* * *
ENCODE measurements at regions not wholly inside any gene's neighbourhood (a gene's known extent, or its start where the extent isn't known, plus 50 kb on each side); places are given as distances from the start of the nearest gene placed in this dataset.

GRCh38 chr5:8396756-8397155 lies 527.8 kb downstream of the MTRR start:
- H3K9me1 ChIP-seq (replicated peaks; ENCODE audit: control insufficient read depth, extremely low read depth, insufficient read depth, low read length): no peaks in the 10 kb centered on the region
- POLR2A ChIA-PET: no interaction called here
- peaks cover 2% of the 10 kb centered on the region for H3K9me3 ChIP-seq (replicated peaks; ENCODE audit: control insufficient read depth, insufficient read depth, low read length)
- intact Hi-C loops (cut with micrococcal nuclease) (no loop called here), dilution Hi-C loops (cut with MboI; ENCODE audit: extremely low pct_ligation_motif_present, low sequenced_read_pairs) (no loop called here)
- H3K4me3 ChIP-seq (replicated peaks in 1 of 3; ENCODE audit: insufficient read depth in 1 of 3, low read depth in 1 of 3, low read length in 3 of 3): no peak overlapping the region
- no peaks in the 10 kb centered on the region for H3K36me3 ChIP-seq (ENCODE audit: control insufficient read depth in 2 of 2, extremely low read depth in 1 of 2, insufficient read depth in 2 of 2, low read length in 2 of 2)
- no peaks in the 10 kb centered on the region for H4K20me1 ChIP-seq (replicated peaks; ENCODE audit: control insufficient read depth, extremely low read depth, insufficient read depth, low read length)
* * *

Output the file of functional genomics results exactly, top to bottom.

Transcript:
ENCODE measurements at regions not wholly inside any gene's neighbourhood (a gene's known extent, or its start where the extent isn't known, plus 50 kb on each side); places are given as distances from the start of the nearest gene placed in this dataset.

GRCh38 chr5:8396756-8397155 lies 527.8 kb downstream of the MTRR start:
- H3K9me1 ChIP-seq (replicated peaks; ENCODE audit: control insufficient read depth, extremely low read depth, insufficient read depth, low read length): no peaks in the 10 kb centered on the region
- POLR2A ChIA-PET: no interaction called here
- peaks cover 2% of the 10 kb centered on the region for H3K9me3 ChIP-seq (replicated peaks; ENCODE audit: control insufficient read depth, insufficient read depth, low read length)
- intact Hi-C loops (cut with micrococcal nuclease) (no loop called here), dilution Hi-C loops (cut with MboI; ENCODE audit: extremely low pct_ligation_motif_present, low sequenced_read_pairs) (no loop called here)
- H3K4me3 ChIP-seq (replicated peaks in 1 of 3; ENCODE audit: insufficient read depth in 1 of 3, low read depth in 1 of 3, low read length in 3 of 3): no peak overlapping the region
- no peaks in the 10 kb centered on the region for H3K36me3 ChIP-seq (ENCODE audit: control insufficient read depth in 2 of 2, extremely low read depth in 1 of 2, insufficient read depth in 2 of 2, low read length in 2 of 2)
- no peaks in the 10 kb centered on the region for H4K20me1 ChIP-seq (replicated peaks; ENCODE audit: control insufficient read depth, extremely low read depth, insufficient read depth, low read length)